According to what we see in the media, all cancers look and feel the same. The reality is that no two cancers are the same. Even if cancers share the same name, we are all different. In this guest blog post, Rachel explains the need for real cancer awareness to break these cancer stereotypes.
Cancer. There is so much wrapped inside this one word, from fear to bravery. The emotions that accompany this word are too vast, too long to list. Any one that has been impacted by cancer knows simple truths: Cancer is a word of contradiction. As survivors, we are often told of our bravery or courage. Inside, we know that we are only doing what needs to be done. As the writer Anne Lammot once wrote, "Right foot, Left foot, breathe. Right foot, left foot, breathe."
We take each treatment, each side effect we take --- sometimes with white knuckles - but we take it. We smile when we can. Some of us use laughter as medicine. Some of us just want to hide. Some of us need an army of friends and families, while others want solitude. We share the same fears - a headache stops becoming just a headache. We suffer the anxiety of waiting for test results. We say the same silent prayers -please, please, please don't have anything light up on this scan.
But we are all different...
Sitting in any infusion center in any city, on any given day one might see the same person, stretched out, white medical blankets, juice boxes nearby. However, if you look closer, you will see an individual. One might be so cold, while the person next to her could be terribly hot. The girl across the hall could be able to tolerate ice cold drinks and foods because the mouth sores are increasingly painful, yet the man to her left might be able to drink hot drinks as his neuropathy won't allow him to sip anything below room temperature. We are all different. Our medicines are dosed for us specifically. The side effects are equally unique. Our cancers might share a name, but everything else is vastly different.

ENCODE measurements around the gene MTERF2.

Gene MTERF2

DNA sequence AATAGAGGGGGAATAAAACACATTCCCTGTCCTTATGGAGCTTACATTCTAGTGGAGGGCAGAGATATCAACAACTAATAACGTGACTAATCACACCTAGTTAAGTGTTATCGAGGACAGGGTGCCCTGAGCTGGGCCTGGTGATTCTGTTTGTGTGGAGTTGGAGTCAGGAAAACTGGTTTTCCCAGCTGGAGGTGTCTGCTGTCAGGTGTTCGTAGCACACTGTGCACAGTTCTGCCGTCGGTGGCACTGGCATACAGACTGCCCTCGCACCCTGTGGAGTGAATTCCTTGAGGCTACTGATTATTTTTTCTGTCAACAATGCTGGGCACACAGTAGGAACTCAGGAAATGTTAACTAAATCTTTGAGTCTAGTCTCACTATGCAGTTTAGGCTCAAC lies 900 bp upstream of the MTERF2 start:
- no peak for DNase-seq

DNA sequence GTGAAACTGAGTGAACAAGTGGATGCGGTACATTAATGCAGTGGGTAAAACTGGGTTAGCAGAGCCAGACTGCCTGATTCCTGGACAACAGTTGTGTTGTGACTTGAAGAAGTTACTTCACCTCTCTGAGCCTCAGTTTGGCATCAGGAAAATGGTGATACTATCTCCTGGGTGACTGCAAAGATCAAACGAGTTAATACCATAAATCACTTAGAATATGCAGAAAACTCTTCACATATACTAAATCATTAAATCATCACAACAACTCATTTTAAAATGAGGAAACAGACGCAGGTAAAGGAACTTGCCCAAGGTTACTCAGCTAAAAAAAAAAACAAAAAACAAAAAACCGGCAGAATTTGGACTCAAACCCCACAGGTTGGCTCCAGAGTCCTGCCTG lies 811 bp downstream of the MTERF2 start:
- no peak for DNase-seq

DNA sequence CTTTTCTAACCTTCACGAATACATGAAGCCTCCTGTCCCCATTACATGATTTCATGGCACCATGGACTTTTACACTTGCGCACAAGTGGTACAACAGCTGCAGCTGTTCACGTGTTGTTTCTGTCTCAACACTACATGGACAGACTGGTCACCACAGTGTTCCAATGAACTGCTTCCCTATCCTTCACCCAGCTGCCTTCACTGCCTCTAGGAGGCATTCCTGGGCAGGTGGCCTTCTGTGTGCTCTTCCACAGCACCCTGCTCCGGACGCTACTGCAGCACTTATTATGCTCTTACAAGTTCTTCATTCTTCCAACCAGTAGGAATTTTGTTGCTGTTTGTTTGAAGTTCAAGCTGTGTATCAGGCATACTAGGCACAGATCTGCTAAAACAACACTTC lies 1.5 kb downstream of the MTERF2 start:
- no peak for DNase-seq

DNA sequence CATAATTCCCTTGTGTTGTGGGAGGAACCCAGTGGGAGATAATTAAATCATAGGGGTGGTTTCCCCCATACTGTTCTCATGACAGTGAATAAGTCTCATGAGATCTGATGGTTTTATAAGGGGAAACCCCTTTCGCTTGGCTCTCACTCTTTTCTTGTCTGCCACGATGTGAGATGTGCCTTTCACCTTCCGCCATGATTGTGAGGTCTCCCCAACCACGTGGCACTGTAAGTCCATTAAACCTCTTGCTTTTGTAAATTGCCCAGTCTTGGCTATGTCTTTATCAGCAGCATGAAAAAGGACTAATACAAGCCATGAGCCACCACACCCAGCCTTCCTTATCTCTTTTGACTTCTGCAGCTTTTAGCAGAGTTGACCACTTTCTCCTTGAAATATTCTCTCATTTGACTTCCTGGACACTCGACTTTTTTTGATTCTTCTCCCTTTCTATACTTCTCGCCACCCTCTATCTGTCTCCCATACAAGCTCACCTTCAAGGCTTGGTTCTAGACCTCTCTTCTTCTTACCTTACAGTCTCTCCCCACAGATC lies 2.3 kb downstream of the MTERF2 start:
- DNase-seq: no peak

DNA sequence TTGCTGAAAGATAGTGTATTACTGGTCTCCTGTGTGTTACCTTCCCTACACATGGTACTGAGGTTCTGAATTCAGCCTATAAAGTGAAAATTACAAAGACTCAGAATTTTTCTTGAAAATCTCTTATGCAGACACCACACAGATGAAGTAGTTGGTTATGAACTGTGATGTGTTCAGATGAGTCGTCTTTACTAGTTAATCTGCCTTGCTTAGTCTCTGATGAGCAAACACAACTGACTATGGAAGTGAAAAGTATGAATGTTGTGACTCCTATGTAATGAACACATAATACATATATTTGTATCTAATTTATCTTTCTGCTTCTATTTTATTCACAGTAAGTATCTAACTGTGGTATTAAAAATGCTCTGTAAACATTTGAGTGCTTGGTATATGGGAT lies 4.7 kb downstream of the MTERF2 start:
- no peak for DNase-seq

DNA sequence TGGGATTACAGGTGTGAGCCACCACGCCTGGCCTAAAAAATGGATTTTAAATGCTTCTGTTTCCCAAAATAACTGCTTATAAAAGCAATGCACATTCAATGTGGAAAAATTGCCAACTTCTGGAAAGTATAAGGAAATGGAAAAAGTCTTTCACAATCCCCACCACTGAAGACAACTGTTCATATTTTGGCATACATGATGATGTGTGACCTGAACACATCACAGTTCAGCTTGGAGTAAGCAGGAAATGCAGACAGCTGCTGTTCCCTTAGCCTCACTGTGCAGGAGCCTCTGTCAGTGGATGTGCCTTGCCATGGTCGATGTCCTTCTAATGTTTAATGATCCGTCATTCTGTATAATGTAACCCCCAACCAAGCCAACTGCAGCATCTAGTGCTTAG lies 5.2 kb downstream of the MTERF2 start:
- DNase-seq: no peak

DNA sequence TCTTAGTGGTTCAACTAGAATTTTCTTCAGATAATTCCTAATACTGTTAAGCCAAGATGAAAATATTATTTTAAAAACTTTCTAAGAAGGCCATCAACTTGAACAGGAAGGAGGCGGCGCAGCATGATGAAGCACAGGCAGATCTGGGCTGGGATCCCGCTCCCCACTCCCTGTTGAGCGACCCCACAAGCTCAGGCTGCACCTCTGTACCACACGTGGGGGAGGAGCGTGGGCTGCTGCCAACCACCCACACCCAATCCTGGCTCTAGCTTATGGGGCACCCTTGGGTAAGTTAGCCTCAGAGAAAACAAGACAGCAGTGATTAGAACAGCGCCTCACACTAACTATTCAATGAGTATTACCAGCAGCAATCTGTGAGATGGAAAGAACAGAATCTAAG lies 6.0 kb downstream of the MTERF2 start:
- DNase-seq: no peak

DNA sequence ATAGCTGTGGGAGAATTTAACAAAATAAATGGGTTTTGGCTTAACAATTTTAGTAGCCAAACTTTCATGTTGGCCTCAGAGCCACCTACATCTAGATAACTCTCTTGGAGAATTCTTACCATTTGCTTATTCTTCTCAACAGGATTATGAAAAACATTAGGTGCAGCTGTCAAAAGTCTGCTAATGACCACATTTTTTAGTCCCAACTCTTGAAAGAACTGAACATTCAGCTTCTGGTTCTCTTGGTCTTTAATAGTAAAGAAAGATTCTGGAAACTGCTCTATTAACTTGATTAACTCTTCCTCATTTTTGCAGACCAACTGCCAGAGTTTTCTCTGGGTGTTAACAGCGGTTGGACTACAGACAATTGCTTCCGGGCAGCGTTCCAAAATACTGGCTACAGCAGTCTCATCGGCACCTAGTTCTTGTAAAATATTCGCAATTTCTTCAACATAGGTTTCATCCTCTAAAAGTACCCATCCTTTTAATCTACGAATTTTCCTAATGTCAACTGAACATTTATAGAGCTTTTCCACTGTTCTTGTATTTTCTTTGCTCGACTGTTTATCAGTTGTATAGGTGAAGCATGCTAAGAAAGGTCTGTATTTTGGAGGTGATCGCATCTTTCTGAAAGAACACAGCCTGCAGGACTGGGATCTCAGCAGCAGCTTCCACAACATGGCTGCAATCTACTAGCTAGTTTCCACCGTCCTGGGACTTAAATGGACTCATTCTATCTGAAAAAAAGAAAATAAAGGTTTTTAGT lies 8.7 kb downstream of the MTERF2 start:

It grew from an image. It was the image of a sexy woman, sitting on the edge of the chair with only her back showing. Her bra (a sexy black lace one) was being tossed into the air. The words above the woman said,
"Set the ta-tas free. Oct 13 No Bra Day." A group of us were terribly offended for ourselves or on behalf of our wives, husbands, sisters, brothers, mothers, fathers and any loved one that had been diagnosed with breast cancer. In addition, this date, the 13th of October, is also the only day for metastatic breast cancer awareness. This image does not help. We asked each other, "How does this support breast cancer?"
The obvious answer is that it doesn't. Action is often created from anger. From this anger we created: Real Cancer Awareness. We decided to show what cancer really looks like. And decide that ALL cancers should have awareness for all twelve months. Our first action was to create the video: More Than Pink. To date we have had over 3,000 views. The Facebook page has over 500 followers. All of this was achieved within a week. The response from our friends and family proved to us that this is just the beginning of something special.
The goal of the Real Cancer Awareness is two-fold. First and foremost it's a forum for all that are impacted by cancer to be heard. Second: we will bring awareness to the, "pink washing and pink-nausea", disseminate important cancer news and highlight organizations that directly aid cancer patients and their families. Our goal is to be a constant reminder that cancer patients, and survivors, are more than one month, one color.
How are you going to raise real cancer awareness?